Harry Burleigh

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Harry Burleigh
Background information
Birth nameHenry Thacker Burleigh[1][2]
Born(1866-12-02)December 2, 1866
Erie, Pennsylvania, U.S.
DiedSeptember 12, 1949(1949-09-12) (aged 82)
Stamford, Connecticut, U.S.
Occupation(s)Singer, composer, arranger

Harry Burleigh (born Henry Thacker Burleigh, December 2, 1866 – September 12, 1949) was an American classical composer, arranger, and professional singer known for his baritone voice. The first black composer who was instrumental in developing characteristically American music, Burleigh made black music available to classically trained artists both by introducing them to spirituals and by arranging spirituals in a more classical form.[3] Burleigh also introduced Antonín Dvořák to Black American music, which influenced some of Dvořák's most famous compositions and led him to say that Black music would be the basis of an American classical music.

Early and family life[edit]

Henry Thacker Burleigh was born in Erie, Pennsylvania, in 1866 to Elizabeth Burleigh and Henry Thacker. His grandfather, Hamilton Waters, was granted manumission from slavery in Somerset County, Maryland, after paying $55 ($50 for him and $5 for his mother) in 1832 and receiving a certificate of freedom in 1835. They traveled to Ithaca, New York, where two of Waters's half-brothers lived. After his mother died, Waters married Lucinda Duncanson. Their first child, Elizabeth Lovey Waters (who would be Burleigh's mother) was born in Lansing, New York, in 1838. Later that year the family moved to Erie, Pennsylvania, where they lived until the 1920s. Elizabeth, who was graduated from Avery College in Pittsburgh in 1855, was denied a teaching position in the Erie Public Schools, but taught at the Colored School for many years.

Burleigh's father, Henry Thacker Burleigh Sr., a naval veteran in the Civil War, was the first black juror in Erie County in 1871. After his father's death in 1873, his mother remarried in 1875. Her second husband, John Elmendorf, was also a veteran of the Union Navy.

Burleigh's grandfather, who was known for his "exceptionally melodious voice", taught young Burleigh and his brother Reginald traditional spirituals and slave songs.

Burleigh helped support his family by various odd jobs: lighting gas streetlamps, selling newspapers and working as a printer's devil, as a coachman, and as a steward on Lake Erie steamboats. He also studied to be an accountant at the Clark's Business College while he was in high school. His mother occasionally worked as a maid for the daughter of Burleigh Sr.'s employer when she held musicales (musical gatherings) in her home. Burleigh served as a doorman when various famous musicians performed at those musicales, including Venezuelan pianist Teresa Carreño and Italian tenor Italo Campanini.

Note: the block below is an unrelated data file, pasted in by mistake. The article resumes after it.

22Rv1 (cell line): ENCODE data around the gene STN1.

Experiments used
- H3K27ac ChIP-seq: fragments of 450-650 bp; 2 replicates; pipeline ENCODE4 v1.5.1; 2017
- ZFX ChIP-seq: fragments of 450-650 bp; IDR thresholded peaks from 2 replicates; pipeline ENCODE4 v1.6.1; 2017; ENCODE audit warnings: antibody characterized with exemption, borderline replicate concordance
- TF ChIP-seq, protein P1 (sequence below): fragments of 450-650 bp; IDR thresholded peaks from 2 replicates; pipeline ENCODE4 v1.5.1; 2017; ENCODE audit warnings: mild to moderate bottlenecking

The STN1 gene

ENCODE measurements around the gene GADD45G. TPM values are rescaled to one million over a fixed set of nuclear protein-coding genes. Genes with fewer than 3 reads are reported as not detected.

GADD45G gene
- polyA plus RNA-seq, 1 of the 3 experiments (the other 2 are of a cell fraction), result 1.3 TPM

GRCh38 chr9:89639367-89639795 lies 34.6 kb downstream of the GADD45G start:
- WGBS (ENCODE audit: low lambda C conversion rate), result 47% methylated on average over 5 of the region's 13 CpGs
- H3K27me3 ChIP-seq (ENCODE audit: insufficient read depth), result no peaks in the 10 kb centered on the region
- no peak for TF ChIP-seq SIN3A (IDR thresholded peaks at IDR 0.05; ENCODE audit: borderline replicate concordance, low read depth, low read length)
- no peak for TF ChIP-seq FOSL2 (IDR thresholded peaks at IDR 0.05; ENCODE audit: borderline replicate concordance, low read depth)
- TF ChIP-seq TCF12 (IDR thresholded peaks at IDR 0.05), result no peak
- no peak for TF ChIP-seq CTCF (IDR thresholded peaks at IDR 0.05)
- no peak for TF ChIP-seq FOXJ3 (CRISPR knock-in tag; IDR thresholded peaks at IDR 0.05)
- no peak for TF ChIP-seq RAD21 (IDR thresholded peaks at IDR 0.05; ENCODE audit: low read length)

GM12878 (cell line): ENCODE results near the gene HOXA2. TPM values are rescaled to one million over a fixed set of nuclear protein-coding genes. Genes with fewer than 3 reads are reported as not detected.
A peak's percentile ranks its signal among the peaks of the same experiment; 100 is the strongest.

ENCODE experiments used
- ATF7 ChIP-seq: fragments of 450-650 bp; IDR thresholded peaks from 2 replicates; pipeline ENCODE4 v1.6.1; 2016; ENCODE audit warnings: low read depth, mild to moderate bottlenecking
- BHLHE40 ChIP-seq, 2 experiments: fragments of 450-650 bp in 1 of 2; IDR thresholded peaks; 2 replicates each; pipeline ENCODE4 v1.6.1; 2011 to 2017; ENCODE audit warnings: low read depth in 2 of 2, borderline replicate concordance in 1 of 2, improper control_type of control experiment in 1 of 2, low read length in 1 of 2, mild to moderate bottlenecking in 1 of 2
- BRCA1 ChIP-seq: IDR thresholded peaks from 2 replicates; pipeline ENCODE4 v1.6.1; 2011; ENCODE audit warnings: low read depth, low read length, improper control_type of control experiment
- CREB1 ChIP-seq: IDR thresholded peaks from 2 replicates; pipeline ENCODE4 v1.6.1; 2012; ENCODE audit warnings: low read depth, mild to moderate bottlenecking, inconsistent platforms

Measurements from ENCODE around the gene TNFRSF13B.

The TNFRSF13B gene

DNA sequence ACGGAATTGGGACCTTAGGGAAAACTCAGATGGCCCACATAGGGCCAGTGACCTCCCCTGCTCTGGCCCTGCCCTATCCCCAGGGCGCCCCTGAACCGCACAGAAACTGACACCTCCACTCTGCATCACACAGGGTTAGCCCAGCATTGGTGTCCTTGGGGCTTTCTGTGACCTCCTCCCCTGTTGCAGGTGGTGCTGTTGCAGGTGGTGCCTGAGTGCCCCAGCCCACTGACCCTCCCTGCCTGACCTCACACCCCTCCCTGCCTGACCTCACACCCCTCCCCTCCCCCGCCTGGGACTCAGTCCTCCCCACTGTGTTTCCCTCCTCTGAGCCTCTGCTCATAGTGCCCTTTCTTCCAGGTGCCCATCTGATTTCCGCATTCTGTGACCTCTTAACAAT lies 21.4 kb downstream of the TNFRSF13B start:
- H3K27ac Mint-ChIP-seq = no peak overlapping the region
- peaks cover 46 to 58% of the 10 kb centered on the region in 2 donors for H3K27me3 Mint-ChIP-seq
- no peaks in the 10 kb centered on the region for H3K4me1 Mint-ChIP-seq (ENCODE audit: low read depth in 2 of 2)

He studied voice with George F. Brierly. During and after his high school years Burleigh became known as one of Erie's most accomplished classical singers. Several Erie churches and the Jewish synagogue hired him as a soloist, and he also sang as soloist at many community and civic events.[4]

Studies at the National Conservatory[edit]

Burleigh was accepted, with a scholarship, to the prestigious National Conservatory of Music in New York at the age of 26. He obtained the scholarship with the help of Frances MacDowell,[3] the mother of composer Edward MacDowell, and he would eventually play double bass in the Conservatory's orchestra. Although at first the Conservatory denied Burleigh the tuition scholarship he needed to be able to attend, citing him falling just below their audition standards, Mrs. MacDowell (the registrar) insisted that he be allowed to try his entrance exam again. Days later, he received a scholarship.

Relation with Dvořák[edit]

To help support himself during his studies, Burleigh worked for Mrs. MacDowell as a handyman, cleaning and working on anything she needed. Reputedly, Burleigh, who later became known worldwide for his excellent baritone voice, sang spirituals while cleaning the Conservatory's halls, which drew the attention of the conservatory's director, Czech composer Antonín Dvořák, who asked Burleigh to sing for him. Burleigh said: "I sang our Negro songs for him very often, and before he wrote his own themes, he filled himself with the spirit of the old Spirituals."[5] Dvořák said: "In the negro melodies of America I discover all that is needed for a great and noble school of music."[6]

From what he called "Negro melodies" and Native American music, Dvořák took up the Pentatonic scale, which appears in some places in his Symphony "From the New World" and at the beginning of each movement of the "American" String Quartet. In the Symphony, a flute theme resembles the spiritual "Swing Low, Sweet Chariot" that may well be among those Burleigh sang to Dvořák.

Major pentatonic scale - F - Treble
Minor pentatonic scale - D - Treble Clef
Dvorak Quartet op96 - 1st movement - Viola theme
Dvorak Quartet op96 - 2nd movement - Main theme
Dvorak Quartet op96 - mvt 3 - Main Theme
Dvorak Quartet op96 - mvt 4 - main theme

In 1922, another student of Dvořák, William Arms Fisher, wrote the spiritual-like song "Goin' Home" based on an English horn melody from the second movement (Largo) of the Symphony. No evidence seems to exist that the song existed before 1922, or the melody before the Symphony (1893), although both are disputed.[7] In 1893 Burleigh assisted Dvořák in copying out instrumental parts for the symphony.